Command Sergeant Major Gregg Peck is the longest serving enlisted soldier in the Tennessee National Guard. He has achieved the highest rank possible for an enlisted soldier and has served three combat tours dating back to the 1970s and Vietnam.
In addition to sitting down for an on camera interview, CSM Peck agreed to answer the following 10 questions about his military career and his life.
1. What one person influenced you most in life?
My mother. We had a bond that few have and she shaped who I am today.
2. Do you feel honored and respected for serving your country?
Yes...lately I have. But it was after 9/11. Before then, back in Vietnam I don't think I was.
3. How can people thank you for your service?
Just a good thank you and a handshake. They don't have to do a whole lot. I still have a $5 bill in my pocket I got when I was on leave in 2005. I was going through the airport in my uniform after a deployment to Iraq. A stranger walked up and wanted to buy me a beer. I told him I couldn't have one at that time but he handed over the five dollars and said, the first one is on me. I still have the bill, a little scruffy but I still have it.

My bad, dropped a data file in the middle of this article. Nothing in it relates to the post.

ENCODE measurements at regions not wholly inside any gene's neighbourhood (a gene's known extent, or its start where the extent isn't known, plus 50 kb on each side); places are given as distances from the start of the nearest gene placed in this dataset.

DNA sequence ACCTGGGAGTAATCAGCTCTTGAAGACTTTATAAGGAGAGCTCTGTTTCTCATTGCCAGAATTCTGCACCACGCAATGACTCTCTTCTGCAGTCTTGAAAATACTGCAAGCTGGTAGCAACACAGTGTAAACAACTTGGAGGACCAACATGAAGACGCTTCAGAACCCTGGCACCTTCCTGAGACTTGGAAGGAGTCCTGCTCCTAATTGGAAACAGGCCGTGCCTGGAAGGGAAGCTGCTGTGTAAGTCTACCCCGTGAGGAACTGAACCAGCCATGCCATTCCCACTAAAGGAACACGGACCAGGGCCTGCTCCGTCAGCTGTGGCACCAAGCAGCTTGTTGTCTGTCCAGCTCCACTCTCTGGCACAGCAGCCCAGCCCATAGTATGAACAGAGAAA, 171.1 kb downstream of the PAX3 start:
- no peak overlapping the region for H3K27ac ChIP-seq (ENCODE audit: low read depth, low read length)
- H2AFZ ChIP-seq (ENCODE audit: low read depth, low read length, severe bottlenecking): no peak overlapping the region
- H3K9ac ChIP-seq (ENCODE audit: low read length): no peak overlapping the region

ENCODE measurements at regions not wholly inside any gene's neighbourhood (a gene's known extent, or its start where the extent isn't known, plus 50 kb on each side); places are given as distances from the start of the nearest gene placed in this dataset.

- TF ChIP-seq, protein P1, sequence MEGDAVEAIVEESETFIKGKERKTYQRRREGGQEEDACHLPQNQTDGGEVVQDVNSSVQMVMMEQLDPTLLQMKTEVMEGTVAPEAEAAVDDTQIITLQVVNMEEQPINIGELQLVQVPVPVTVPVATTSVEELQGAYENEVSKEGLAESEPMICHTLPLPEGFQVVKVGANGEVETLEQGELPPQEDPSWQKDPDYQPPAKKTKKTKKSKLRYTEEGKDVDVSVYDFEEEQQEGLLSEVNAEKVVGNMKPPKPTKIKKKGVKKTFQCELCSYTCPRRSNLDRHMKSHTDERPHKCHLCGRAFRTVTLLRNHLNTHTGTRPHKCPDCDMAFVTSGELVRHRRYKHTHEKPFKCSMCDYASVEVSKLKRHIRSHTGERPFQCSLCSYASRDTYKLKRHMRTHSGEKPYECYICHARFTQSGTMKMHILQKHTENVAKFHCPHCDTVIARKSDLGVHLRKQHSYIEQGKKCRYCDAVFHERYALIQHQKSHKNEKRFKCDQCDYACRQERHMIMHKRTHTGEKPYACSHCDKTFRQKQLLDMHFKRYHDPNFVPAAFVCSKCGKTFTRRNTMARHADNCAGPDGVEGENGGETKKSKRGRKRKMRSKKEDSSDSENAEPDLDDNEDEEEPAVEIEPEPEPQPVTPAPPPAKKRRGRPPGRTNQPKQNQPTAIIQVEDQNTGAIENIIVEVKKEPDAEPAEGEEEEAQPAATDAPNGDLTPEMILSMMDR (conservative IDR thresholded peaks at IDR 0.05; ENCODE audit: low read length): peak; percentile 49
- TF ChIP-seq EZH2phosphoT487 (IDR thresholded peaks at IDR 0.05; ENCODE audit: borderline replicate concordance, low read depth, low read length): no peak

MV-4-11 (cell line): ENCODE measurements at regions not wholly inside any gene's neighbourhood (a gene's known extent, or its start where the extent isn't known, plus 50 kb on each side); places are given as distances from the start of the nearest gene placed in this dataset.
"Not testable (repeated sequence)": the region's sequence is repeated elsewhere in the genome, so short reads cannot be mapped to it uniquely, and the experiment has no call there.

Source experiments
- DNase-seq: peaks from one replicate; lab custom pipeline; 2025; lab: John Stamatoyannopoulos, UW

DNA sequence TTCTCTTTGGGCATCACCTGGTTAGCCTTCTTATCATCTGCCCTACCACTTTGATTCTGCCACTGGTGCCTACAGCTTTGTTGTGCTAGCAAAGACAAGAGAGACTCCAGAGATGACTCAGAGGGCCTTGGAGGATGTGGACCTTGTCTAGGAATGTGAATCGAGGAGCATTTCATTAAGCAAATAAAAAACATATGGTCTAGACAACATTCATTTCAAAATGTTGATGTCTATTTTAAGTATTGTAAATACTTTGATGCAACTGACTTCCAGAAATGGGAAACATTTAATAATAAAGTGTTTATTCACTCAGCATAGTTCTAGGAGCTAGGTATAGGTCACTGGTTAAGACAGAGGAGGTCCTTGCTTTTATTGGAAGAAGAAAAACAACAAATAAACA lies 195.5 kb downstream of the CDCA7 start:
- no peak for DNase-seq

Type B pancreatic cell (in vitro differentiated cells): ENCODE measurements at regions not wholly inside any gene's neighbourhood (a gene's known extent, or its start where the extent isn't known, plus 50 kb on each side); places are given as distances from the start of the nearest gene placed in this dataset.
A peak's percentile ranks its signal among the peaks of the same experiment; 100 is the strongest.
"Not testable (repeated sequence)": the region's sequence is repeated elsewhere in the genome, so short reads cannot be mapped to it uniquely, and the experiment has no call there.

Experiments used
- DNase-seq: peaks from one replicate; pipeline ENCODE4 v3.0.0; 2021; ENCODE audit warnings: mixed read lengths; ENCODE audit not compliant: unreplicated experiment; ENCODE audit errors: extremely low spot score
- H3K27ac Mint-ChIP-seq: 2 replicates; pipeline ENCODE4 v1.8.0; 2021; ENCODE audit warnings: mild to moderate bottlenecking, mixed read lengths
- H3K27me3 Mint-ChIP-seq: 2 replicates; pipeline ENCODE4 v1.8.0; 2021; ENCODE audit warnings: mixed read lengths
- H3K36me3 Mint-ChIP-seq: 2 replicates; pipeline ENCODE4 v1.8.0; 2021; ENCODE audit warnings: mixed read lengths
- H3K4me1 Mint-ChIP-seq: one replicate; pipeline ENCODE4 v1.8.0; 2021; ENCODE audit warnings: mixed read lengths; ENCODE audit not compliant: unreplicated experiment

4. How do you honor your fellow service men and women?
I honor them by recognizing who they are and what they done. I don't want them to go through the same thing I did in Vietnam.
5. How do you think this generation of service men and women is different or similar to yours?
They are smarter now. Their technical know-how is impressive.
6. What influence did your military service have on the rest of your life?
It made me a better person. I don't get too wrapped up in the little things. I'm not a worrier. Nothing bothers me 'cause if you have seen the stuff I've seen what could bother you.
7. Does your family have a history of military service?
Yes. All the way back to 1956. Brother in the Air Force. Brother in the National Guard. Nephews retired from Air Force. I'm the last of this generation of our family that will be in the military.
8. Would you encourage younger generations in your family to join the service?
No. I wouldn't want them to go through what I went through.
9. How has your opinion of war changed?
It changed my opinion of people because what they see on television isn't the same chaos soldiers see. People form quick opinions without seeing the full picture.
10. How did your military experience shape your religious faith?
I'm not a real religious man but I remember going outside my bunker one night on a deployment and asked I God to show me something. When I said that, I don't know if it was me or what, but in the middle of Iraq, in July, I felt a raindrop. I think that was my sign.